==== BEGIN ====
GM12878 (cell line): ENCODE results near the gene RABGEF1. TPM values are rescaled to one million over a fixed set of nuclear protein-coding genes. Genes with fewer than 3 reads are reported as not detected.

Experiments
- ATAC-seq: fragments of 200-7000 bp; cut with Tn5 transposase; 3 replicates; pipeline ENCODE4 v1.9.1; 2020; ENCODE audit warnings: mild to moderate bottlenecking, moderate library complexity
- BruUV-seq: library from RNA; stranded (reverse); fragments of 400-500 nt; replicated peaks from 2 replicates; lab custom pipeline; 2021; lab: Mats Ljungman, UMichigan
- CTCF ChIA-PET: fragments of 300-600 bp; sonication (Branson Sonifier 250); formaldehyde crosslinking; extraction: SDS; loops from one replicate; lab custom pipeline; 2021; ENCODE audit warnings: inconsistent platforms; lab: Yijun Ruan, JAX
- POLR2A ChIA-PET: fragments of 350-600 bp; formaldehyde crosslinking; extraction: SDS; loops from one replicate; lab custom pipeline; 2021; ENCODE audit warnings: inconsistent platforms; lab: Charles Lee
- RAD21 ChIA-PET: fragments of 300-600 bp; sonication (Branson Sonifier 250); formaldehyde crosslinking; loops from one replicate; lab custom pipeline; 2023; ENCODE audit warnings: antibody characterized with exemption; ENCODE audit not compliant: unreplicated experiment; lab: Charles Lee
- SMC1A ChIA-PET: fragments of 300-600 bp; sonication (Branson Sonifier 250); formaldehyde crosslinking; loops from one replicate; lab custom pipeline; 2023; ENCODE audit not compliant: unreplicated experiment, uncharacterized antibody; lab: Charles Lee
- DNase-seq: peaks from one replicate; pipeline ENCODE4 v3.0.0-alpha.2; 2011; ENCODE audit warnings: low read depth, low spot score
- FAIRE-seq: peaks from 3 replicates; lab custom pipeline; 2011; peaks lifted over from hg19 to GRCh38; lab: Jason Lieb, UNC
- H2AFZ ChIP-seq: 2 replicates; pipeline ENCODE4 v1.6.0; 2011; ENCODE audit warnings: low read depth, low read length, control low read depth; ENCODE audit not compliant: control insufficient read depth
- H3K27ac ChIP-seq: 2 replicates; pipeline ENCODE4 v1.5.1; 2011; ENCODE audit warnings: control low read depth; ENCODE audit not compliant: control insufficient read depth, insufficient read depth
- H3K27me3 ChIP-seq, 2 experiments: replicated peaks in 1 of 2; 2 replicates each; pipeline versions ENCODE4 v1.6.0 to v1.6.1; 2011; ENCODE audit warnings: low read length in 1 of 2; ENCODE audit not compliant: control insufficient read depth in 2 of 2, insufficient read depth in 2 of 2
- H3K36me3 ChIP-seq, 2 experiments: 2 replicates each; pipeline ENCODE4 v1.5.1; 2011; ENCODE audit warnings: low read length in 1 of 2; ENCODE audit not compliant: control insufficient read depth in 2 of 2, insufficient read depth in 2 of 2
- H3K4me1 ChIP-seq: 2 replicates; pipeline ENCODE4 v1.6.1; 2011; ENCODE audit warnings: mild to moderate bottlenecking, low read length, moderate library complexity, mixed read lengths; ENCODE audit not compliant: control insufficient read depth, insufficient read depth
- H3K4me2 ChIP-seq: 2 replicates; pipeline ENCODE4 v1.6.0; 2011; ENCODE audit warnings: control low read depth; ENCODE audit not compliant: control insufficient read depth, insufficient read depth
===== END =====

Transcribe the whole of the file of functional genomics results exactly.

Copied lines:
GM12878 (cell line): ENCODE results near the gene RABGEF1. TPM values are rescaled to one million over a fixed set of nuclear protein-coding genes. Genes with fewer than 3 reads are reported as not detected.

Experiments
- ATAC-seq: fragments of 200-7000 bp; cut with Tn5 transposase; 3 replicates; pipeline ENCODE4 v1.9.1; 2020; ENCODE audit warnings: mild to moderate bottlenecking, moderate library complexity
- BruUV-seq: library from RNA; stranded (reverse); fragments of 400-500 nt; replicated peaks from 2 replicates; lab custom pipeline; 2021; lab: Mats Ljungman, UMichigan
- CTCF ChIA-PET: fragments of 300-600 bp; sonication (Branson Sonifier 250); formaldehyde crosslinking; extraction: SDS; loops from one replicate; lab custom pipeline; 2021; ENCODE audit warnings: inconsistent platforms; lab: Yijun Ruan, JAX
- POLR2A ChIA-PET: fragments of 350-600 bp; formaldehyde crosslinking; extraction: SDS; loops from one replicate; lab custom pipeline; 2021; ENCODE audit warnings: inconsistent platforms; lab: Charles Lee
- RAD21 ChIA-PET: fragments of 300-600 bp; sonication (Branson Sonifier 250); formaldehyde crosslinking; loops from one replicate; lab custom pipeline; 2023; ENCODE audit warnings: antibody characterized with exemption; ENCODE audit not compliant: unreplicated experiment; lab: Charles Lee
- SMC1A ChIA-PET: fragments of 300-600 bp; sonication (Branson Sonifier 250); formaldehyde crosslinking; loops from one replicate; lab custom pipeline; 2023; ENCODE audit not compliant: unreplicated experiment, uncharacterized antibody; lab: Charles Lee
- DNase-seq: peaks from one replicate; pipeline ENCODE4 v3.0.0-alpha.2; 2011; ENCODE audit warnings: low read depth, low spot score
- FAIRE-seq: peaks from 3 replicates; lab custom pipeline; 2011; peaks lifted over from hg19 to GRCh38; lab: Jason Lieb, UNC
- H2AFZ ChIP-seq: 2 replicates; pipeline ENCODE4 v1.6.0; 2011; ENCODE audit warnings: low read depth, low read length, control low read depth; ENCODE audit not compliant: control insufficient read depth
- H3K27ac ChIP-seq: 2 replicates; pipeline ENCODE4 v1.5.1; 2011; ENCODE audit warnings: control low read depth; ENCODE audit not compliant: control insufficient read depth, insufficient read depth
- H3K27me3 ChIP-seq, 2 experiments: replicated peaks in 1 of 2; 2 replicates each; pipeline versions ENCODE4 v1.6.0 to v1.6.1; 2011; ENCODE audit warnings: low read length in 1 of 2; ENCODE audit not compliant: control insufficient read depth in 2 of 2, insufficient read depth in 2 of 2
- H3K36me3 ChIP-seq, 2 experiments: 2 replicates each; pipeline ENCODE4 v1.5.1; 2011; ENCODE audit warnings: low read length in 1 of 2; ENCODE audit not compliant: control insufficient read depth in 2 of 2, insufficient read depth in 2 of 2
- H3K4me1 ChIP-seq: 2 replicates; pipeline ENCODE4 v1.6.1; 2011; ENCODE audit warnings: mild to moderate bottlenecking, low read length, moderate library complexity, mixed read lengths; ENCODE audit not compliant: control insufficient read depth, insufficient read depth
- H3K4me2 ChIP-seq: 2 replicates; pipeline ENCODE4 v1.6.0; 2011; ENCODE audit warnings: control low read depth; ENCODE audit not compliant: control insufficient read depth, insufficient read depth